The Lehman Brothers bankruptcy was a turning point for the securitization market as counterparty risk assumed a role more important than any investor could have ever imagined.
In the aftermath, players must now rethink how to best isolate counterparty risk from a structured finance transaction.
The peak of the disaster was reached with Lehman's default and the so-called jump-to-default risk, which meant that Lehman was effectively removed from the market overnight. This jump-to-default risk negatively impacted the mechanisms of posting collateral, as well as limited the time to find other solutions. This meant that no gradual triggers were breached and various supporting measures were not used, as would be the case in the normal course of action. For example, if a swap counterparty is downgraded, then that entity would be required to post collateral or find a guarantor or a replacement.
"Lehman Brothers was involved in the issuance of a number of U.K. nonconforming RMBS as well as Dutch transactions," Barclays Capital analysts said. "Even though these were all standalone and effectively bankruptcy remote from the originator, various Lehman subsidiaries were acting as counterparties in these transactions in addition to acting as counterparties in a number of other transactions, particularly as a swap provider."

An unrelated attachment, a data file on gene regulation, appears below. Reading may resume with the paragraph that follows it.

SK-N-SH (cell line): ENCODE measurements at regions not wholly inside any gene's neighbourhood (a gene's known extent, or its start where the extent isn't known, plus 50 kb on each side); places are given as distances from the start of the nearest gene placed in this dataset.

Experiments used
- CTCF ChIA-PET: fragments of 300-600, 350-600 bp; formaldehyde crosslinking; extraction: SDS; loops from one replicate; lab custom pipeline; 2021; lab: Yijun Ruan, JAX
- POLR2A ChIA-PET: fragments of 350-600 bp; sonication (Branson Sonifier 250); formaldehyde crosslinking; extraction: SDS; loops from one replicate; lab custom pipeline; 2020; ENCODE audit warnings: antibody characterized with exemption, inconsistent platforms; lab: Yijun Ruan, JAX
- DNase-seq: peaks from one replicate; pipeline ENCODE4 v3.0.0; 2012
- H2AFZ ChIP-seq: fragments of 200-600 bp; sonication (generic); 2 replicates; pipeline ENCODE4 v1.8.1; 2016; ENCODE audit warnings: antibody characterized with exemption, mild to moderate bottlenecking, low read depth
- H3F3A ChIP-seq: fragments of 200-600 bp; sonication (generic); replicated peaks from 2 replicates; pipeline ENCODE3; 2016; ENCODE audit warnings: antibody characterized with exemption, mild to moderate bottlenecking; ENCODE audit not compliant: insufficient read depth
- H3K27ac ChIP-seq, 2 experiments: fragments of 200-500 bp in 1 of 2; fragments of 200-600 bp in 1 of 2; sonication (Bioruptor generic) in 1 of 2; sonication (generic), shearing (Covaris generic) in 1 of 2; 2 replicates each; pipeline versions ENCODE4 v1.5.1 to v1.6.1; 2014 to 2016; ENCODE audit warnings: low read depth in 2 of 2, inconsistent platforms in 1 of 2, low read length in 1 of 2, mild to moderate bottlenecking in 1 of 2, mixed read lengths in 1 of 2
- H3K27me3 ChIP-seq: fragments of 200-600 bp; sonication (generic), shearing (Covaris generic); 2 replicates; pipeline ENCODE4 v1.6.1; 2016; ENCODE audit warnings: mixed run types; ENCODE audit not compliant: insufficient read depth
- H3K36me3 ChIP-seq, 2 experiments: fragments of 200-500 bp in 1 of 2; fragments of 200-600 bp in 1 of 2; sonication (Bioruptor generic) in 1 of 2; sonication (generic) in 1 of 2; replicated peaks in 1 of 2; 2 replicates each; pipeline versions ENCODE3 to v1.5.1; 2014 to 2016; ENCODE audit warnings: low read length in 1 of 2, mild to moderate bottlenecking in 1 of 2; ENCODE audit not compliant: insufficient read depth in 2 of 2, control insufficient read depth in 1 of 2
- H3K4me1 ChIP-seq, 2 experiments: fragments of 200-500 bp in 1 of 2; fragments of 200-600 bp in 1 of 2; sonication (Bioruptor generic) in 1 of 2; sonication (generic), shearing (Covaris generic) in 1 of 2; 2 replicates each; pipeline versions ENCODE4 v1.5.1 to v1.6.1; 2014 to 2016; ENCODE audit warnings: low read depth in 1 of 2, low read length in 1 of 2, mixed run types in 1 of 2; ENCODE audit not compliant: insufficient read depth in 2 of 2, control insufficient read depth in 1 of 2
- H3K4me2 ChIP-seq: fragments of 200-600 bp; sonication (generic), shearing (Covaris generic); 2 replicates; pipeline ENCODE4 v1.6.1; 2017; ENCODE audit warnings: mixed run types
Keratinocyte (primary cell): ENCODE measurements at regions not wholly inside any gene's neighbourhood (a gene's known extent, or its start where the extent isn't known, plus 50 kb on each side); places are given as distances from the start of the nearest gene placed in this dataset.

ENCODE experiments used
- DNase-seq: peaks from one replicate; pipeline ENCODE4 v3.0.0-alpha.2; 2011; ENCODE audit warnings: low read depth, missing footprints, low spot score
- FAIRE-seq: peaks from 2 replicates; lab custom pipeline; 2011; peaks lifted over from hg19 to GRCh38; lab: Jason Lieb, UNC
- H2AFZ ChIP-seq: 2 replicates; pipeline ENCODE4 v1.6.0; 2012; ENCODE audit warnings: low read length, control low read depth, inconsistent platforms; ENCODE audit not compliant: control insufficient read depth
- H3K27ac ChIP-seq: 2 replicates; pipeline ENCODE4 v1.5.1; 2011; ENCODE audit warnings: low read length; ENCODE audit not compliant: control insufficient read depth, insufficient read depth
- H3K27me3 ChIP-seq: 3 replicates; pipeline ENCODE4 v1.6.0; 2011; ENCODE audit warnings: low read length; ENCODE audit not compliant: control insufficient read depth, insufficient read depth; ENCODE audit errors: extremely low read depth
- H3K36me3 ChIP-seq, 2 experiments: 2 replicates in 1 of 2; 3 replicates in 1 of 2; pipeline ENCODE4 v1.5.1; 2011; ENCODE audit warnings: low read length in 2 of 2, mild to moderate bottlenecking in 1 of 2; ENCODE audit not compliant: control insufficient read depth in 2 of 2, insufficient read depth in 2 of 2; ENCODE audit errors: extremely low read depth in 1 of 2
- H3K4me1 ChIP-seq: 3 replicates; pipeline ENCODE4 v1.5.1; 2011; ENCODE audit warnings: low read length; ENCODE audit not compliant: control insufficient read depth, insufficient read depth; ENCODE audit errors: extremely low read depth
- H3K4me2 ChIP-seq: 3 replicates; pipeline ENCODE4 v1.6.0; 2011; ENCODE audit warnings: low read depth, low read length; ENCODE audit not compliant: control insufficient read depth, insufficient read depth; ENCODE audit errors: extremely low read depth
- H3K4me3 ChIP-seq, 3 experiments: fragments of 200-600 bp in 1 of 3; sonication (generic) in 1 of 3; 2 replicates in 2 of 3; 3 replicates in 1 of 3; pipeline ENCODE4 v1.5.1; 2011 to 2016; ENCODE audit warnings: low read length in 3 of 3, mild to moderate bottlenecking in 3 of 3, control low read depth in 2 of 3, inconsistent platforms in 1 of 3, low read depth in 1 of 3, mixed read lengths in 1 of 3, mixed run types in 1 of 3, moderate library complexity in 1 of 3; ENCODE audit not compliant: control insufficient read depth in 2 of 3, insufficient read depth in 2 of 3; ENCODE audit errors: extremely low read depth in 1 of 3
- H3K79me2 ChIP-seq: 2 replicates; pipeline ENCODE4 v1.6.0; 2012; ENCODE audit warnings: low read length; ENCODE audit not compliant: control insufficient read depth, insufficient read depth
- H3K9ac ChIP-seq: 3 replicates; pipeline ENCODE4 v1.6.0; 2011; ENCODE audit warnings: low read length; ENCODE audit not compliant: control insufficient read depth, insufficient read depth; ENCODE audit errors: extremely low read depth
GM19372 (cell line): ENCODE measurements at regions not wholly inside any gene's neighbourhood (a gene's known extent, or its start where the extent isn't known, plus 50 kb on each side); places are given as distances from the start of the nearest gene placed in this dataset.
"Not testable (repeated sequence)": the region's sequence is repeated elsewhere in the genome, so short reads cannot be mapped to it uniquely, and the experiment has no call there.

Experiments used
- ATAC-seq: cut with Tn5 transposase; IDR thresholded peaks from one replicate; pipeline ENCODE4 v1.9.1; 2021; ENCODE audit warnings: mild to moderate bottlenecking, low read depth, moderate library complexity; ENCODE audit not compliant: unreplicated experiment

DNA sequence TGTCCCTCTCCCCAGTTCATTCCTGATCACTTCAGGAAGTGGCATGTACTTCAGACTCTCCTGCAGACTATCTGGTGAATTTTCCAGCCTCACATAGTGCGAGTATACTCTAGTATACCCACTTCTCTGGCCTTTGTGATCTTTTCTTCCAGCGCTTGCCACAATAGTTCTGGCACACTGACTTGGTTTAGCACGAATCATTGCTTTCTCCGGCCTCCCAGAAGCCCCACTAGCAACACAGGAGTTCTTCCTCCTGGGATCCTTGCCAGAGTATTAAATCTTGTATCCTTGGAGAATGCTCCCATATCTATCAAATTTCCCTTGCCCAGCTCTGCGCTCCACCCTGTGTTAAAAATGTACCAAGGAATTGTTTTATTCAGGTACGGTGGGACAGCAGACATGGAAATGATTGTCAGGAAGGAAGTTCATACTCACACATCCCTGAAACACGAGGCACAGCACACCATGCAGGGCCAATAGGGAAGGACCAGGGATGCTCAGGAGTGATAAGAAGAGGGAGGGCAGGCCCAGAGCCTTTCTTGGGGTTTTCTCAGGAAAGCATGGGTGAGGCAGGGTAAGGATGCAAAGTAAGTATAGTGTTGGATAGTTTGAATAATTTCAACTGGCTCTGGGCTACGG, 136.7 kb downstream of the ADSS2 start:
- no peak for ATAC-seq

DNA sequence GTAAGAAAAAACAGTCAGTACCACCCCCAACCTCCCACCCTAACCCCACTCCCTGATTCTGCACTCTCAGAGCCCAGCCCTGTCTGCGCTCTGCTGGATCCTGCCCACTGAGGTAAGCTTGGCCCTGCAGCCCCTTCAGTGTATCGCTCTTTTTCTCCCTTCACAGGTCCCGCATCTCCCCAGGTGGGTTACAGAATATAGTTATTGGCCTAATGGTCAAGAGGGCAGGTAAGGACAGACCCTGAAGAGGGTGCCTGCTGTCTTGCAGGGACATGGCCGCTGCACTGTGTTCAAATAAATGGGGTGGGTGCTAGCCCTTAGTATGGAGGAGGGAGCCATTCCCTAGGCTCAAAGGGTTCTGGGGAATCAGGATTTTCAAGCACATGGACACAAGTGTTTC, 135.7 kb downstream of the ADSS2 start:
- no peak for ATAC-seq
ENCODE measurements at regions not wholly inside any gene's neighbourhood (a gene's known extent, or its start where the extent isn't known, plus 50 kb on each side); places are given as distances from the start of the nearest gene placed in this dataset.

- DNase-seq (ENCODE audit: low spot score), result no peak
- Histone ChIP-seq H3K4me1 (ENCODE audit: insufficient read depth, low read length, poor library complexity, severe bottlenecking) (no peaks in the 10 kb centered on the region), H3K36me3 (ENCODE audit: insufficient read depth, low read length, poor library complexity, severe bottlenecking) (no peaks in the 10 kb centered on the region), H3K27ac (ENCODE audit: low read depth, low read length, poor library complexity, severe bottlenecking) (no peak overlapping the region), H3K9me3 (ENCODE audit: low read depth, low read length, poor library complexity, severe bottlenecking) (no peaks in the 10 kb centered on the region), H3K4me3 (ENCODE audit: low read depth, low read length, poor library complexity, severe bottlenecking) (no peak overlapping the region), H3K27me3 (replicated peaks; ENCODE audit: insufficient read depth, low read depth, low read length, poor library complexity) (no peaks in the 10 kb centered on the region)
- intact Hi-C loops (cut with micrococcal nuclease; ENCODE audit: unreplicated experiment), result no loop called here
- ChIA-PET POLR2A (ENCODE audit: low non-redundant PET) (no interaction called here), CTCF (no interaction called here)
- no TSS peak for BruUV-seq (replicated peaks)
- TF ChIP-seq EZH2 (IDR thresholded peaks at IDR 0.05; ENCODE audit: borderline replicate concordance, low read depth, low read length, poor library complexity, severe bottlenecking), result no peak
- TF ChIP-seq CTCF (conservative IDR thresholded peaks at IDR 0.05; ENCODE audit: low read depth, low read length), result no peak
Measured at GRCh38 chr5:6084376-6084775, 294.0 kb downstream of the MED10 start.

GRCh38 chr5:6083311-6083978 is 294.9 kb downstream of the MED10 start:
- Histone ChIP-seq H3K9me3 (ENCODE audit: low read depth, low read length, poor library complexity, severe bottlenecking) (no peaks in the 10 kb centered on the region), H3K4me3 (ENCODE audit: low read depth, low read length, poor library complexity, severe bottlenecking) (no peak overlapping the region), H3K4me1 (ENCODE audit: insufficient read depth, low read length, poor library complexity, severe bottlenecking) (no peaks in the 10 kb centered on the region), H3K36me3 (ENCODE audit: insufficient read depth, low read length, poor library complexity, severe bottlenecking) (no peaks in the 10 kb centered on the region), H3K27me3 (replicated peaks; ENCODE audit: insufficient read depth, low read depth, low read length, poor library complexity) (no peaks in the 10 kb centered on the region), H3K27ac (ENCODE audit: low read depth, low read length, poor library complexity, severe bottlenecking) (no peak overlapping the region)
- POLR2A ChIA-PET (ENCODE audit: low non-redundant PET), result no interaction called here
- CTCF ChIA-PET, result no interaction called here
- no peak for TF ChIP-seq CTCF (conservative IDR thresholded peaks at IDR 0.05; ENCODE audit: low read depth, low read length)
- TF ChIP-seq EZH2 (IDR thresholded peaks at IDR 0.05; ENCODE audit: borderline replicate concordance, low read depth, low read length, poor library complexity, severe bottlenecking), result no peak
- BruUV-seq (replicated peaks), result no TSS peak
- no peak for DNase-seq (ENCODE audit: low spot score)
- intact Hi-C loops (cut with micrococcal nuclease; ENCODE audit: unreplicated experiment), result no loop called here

Lehman was also one of the most active counterparties in the CAT bond market. Although the sector performed well, fundamentals were strong and spreads attractive, Lehman's default negatively impacted transactions and temporarily damaged the sector's future outlook, making issuance too expensive for originators. The jump to default by Lehman Brothers also caused nine European CMBS transactions to lose counterparties. The loss caused the issuers to become un-hedged on interest rates or currencies or both.
According to transaction documentation, counterparties downgraded below the rating trigger usually needed to take mitigating action within 30 calendar days. The preferred remedy is posting collateral, at least initially. However, the need to fund collateral in the current environment can prove difficult since the ability to obtain additional funding to fulfill collateral posting obligations might be limited.